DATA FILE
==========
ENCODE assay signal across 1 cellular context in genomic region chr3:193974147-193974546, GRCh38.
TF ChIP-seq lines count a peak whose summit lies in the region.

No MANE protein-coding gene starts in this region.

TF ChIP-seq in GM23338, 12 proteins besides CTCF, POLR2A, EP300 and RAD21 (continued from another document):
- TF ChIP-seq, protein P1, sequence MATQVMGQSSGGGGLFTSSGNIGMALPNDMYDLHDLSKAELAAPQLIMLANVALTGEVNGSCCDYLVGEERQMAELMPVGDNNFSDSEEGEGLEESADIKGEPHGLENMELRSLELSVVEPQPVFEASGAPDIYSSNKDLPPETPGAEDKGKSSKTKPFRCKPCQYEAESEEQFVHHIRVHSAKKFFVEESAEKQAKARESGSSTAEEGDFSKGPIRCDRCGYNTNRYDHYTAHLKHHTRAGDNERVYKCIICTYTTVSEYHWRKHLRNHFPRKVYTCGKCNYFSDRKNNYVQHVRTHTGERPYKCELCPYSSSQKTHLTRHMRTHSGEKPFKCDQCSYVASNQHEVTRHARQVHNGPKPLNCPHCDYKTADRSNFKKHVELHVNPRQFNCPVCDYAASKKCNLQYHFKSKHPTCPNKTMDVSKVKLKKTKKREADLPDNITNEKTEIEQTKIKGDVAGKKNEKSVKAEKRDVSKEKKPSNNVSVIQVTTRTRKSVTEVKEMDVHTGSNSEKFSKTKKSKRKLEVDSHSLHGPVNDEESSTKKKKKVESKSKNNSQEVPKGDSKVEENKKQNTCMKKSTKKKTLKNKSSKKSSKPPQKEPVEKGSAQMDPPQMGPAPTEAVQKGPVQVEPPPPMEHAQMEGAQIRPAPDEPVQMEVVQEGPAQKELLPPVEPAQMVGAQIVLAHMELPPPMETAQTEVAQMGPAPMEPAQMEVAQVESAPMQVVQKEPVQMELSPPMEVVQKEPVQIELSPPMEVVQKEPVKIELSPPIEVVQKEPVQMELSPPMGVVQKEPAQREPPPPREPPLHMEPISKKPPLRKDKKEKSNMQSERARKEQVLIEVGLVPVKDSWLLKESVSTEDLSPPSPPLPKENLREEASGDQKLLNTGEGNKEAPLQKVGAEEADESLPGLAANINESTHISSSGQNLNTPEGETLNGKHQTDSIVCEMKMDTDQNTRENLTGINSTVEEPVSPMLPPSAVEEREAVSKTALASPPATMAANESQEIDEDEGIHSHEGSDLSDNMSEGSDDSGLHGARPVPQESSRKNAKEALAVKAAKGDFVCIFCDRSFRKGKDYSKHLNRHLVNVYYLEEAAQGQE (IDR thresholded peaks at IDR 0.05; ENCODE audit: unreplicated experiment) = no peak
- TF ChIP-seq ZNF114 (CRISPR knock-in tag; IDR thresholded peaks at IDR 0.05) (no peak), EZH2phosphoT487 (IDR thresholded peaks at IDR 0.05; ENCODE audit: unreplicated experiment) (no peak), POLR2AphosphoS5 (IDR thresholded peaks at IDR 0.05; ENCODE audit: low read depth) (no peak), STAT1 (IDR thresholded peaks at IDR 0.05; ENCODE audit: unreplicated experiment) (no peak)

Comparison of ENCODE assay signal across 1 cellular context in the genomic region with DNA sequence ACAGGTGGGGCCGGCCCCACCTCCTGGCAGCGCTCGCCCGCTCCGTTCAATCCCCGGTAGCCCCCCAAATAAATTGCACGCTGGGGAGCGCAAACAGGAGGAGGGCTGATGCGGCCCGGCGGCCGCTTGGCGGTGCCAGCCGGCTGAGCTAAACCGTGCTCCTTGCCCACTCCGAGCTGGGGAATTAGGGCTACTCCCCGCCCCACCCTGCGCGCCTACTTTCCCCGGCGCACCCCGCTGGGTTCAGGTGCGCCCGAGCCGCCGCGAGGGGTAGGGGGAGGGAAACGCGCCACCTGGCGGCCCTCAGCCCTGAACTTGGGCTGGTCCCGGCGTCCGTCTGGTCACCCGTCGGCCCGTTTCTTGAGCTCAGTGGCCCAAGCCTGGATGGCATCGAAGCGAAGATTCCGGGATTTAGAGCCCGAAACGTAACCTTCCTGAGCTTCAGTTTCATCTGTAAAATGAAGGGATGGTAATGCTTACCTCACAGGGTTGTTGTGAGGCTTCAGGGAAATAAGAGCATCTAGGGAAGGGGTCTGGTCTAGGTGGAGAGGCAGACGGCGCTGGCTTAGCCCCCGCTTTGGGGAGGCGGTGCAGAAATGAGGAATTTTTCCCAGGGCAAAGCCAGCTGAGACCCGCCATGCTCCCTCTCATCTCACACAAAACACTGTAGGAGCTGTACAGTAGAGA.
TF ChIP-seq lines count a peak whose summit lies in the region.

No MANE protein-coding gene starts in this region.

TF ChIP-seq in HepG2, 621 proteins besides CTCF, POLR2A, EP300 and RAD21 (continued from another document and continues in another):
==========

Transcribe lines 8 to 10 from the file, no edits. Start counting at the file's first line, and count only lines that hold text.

TF ChIP-seq lines count a peak whose summit lies in the region.

No MANE protein-coding gene starts in this region.

TF ChIP-seq in HepG2, 621 proteins besides CTCF, POLR2A, EP300 and RAD21 (continued from another document and continues in another):